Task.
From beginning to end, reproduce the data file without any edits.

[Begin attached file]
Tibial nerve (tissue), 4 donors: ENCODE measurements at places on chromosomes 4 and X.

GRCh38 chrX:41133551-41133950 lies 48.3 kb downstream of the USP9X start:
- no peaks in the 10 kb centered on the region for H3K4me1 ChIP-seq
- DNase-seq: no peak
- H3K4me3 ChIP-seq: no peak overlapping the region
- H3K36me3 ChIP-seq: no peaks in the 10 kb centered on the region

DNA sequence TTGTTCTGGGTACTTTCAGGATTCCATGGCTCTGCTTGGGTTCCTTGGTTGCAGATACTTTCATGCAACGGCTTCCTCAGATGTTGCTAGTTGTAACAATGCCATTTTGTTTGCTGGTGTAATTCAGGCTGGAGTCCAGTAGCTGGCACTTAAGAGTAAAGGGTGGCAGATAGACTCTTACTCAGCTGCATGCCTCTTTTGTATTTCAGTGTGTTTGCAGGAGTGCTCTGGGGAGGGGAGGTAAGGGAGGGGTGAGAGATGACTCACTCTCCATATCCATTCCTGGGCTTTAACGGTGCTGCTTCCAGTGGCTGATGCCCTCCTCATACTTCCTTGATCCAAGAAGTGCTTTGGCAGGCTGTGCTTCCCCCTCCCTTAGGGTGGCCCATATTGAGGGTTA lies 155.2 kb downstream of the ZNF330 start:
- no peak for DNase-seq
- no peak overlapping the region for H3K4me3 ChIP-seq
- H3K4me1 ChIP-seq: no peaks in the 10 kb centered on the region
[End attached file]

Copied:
Tibial nerve (tissue), 4 donors: ENCODE measurements at places on chromosomes 4 and X.

GRCh38 chrX:41133551-41133950 lies 48.3 kb downstream of the USP9X start:
- no peaks in the 10 kb centered on the region for H3K4me1 ChIP-seq
- DNase-seq: no peak
- H3K4me3 ChIP-seq: no peak overlapping the region
- H3K36me3 ChIP-seq: no peaks in the 10 kb centered on the region

DNA sequence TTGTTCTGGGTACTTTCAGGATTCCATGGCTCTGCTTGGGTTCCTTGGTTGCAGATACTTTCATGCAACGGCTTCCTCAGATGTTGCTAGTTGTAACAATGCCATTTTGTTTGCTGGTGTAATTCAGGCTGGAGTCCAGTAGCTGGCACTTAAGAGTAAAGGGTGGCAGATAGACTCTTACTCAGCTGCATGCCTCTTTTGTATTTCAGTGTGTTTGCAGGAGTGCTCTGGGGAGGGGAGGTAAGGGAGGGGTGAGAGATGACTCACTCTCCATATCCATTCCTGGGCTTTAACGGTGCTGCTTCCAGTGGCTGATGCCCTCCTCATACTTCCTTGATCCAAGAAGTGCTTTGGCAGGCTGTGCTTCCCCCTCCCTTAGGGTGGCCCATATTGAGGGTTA lies 155.2 kb downstream of the ZNF330 start:
- no peak for DNase-seq
- no peak overlapping the region for H3K4me3 ChIP-seq
- H3K4me1 ChIP-seq: no peaks in the 10 kb centered on the region